By Sara Lomax-Reese | President & CEO of WURD Radio
On Wednesday white supremacy was on parade in full view, in all its twisted manifestations. As I watched the Capitol being stormed, I was struck by the laissez faire attitude of the police, the entitlement of the mob and the incredulity of the media commentators. The refrain: “This is not who we are,” rang hollow. In fact, this is exactly who America is and has been for centuries.
But one of the things that disturbed me most was a headline from the blog Journal-isms. It read: “As Mob Takes Capitol, BET Shows Tyler Perry; TV One Gives Viewers ‘Family Matters.’ WHAT? This is what happens when the biggest, national media companies charged with serving the Black community are owned by huge white conglomerates. This is why iHeart Media buying up 30 AM radio stations around the country to launch the Black Information Network, roils my blood. This is why Black owned/controlled media matters.
As the President and CEO of one of the few remaining Black-owned talk radio stations in the nation — the only one in Pennsylvania — I have run out of patience. I don’t want to participate in another panel, diversity summit or conversation about the need for diversity. I’m just over all the performative, well-meaning, earnest efforts that are essentially meaningless words backed by nothing or at best not enough. Right now, we need action. It’s time to share money, resources and power. Anything short of that is a waste of time.
To get real, meaningful, long overdue change, the corporate community must examine who and what they are funding. Any direct or tangential support of white supremacist organizations like the boogaloo bois and others should be halted immediately. And we, Black organizations, need to do the due diligence to find out who is supporting these racist organizations and then withdraw our economic support strategically, collaboratively and comprehensively. Think Montgomery Bus Boycott.
We must prioritize and support Black-owned media that has been doing this work for decades. Because just like there has been redlining, separate and unequal public education, voter suppression and criminal justice inequities designed to disenfranchise Black people for centuries, Black-owned media has been equally starved for money and resources. At this moment, radical change is required. Continuing to pour money and resources into large white-owned/led media companies that target Black consumers but don’t empower them is unacceptable.
Ownership matters. Supporting Black and Brown-owned media contributes to the nuanced storytelling that centers our experiences, history, and voices. It also provides a counterpoint to the societal narratives that too often perpetuate stereotypes and caricatures of Black and Brown people in mainstream media. And in this moment, while BET and TV One are running fictionalized, trivialized depictions of Black folks, we need to be educating and empowering our people to fight for our very survival.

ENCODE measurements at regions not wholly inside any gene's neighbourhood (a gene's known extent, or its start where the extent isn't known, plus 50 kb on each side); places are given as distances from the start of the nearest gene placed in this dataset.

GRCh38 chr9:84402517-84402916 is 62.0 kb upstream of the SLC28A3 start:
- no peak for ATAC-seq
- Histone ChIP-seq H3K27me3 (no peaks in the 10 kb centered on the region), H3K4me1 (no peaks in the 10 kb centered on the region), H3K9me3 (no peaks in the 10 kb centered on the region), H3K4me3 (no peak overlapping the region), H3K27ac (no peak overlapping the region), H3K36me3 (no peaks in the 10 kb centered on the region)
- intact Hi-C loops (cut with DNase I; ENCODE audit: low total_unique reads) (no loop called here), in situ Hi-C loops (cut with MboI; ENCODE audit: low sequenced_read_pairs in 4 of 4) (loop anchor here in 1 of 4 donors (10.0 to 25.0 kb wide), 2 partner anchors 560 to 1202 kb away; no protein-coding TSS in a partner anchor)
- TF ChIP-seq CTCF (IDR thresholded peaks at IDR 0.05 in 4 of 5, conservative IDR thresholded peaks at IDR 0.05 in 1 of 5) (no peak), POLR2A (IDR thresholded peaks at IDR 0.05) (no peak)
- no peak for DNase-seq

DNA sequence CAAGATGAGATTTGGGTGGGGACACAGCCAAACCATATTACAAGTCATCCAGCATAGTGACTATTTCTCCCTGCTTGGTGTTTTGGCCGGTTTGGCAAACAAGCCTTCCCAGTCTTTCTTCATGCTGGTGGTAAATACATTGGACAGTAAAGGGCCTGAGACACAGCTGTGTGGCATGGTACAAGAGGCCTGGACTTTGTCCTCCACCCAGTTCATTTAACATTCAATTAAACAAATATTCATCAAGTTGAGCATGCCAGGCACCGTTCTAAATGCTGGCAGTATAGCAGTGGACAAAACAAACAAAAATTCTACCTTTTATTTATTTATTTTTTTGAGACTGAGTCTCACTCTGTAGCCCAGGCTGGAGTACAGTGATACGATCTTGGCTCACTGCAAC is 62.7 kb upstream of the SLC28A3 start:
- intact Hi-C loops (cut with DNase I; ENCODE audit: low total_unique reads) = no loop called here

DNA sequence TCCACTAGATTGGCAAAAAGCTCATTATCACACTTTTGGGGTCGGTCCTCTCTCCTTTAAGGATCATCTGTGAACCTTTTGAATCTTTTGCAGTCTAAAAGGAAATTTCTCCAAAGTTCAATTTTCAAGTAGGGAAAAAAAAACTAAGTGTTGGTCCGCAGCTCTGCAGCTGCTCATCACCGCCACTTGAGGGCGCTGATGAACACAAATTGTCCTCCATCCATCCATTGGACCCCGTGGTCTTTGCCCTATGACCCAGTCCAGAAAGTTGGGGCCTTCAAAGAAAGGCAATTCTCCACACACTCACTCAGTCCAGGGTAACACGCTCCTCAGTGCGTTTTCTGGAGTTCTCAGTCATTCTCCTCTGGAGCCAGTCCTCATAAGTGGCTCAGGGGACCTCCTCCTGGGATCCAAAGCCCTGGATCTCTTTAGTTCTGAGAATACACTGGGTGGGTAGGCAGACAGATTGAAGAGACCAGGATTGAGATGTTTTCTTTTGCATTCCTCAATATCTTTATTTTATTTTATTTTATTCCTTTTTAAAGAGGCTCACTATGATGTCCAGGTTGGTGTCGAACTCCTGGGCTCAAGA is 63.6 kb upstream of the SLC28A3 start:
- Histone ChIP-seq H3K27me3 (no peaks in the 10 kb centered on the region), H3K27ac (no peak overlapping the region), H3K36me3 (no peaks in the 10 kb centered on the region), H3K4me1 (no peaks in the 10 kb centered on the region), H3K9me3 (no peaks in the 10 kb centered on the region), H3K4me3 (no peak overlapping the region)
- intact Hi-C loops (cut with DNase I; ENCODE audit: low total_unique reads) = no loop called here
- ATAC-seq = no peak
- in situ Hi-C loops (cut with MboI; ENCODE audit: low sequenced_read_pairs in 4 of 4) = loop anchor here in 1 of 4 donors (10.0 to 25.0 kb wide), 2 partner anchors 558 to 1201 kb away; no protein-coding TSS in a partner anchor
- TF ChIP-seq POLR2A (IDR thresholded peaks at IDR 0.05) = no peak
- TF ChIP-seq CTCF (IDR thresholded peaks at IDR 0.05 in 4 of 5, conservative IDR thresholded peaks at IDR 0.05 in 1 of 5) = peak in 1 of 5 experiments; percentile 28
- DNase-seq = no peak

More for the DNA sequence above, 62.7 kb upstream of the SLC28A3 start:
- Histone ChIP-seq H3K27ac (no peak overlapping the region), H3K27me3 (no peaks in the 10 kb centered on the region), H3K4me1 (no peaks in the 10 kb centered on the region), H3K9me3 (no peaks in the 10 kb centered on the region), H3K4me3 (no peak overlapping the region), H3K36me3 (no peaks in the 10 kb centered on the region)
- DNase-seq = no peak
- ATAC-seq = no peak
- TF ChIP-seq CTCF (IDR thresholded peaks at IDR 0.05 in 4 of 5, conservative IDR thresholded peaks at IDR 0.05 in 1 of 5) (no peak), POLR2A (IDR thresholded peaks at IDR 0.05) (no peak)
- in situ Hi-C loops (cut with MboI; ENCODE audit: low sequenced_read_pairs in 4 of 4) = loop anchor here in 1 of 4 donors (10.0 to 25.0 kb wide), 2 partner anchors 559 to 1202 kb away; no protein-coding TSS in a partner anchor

Beyond the undeniable power that the media wields in shaping ideas and perceptions, Black owned media is also an engine for economic empowerment. WURD is a small, growing business committed to providing jobs, training and opportunities for leadership in an industry that has failed on the diversity front forever, most notably documented in the 1968 Kerner Commission Report. As referenced in this report written over 50 years ago, a persistent lack of newsroom diversity has been a major contributor to systemic racism.
“The journalistic profession has been shockingly backward in seeking out, hiring and promoting Negroes,” the report stated, adding that “the press has too long basked in a white world looking out of it, if at all, with white men’s eyes and white perspective. That is no longer good enough. The painful process of readjustment that is required of the American news media must begin now.”
In today’s context, diversity must go far beyond hiring Black and Brown staff at mainstream, white-led organizations. It has to be about investing in ownership and leadership, setting a new table that is built on justice and equality. This is urgent and necessary right now because in many respects things are getting worse, not better. According to the National Association of Black Owned Broadcasters, of the 11,000 commercial radio stations across the country, fewer than 180 are owned by Black people. That’s less than two percent. The solution lies in moving from transactional to transformational, investing in the long term growth and sustainability of BIPOC-owned (Black, Indigenous, People of Color) media organizations.
And now it’s 2021. Eight days into the new year, we are facing a serious crisis — one that is both incredibly old and brand new. We are once again confronted with what W.E.B. DuBois called “the two-ness” or “double consciousness.” For Black folks, one thing we know is that America the beautiful is a myth. We have always been on the receiving end of the ugly, hateful, racist side of American culture that is now on full display for all the world to see.
There are glimmers of hope, however. And part of our job at WURD is to provide insight and inspiration, reminding Black people that we can be – and are – the change we want to see in the world. Our work has led to historic voter turnout in the last election. Stacey Abrams and Black Voters Matter did the impossible getting Raphael Warnock and Jon Ossoff elected in the deep South. And make no mistake about it, this was due to Black mobilization. We are powerful beyond all measure.
We cannot get weary. This is our time. Let’s go to work.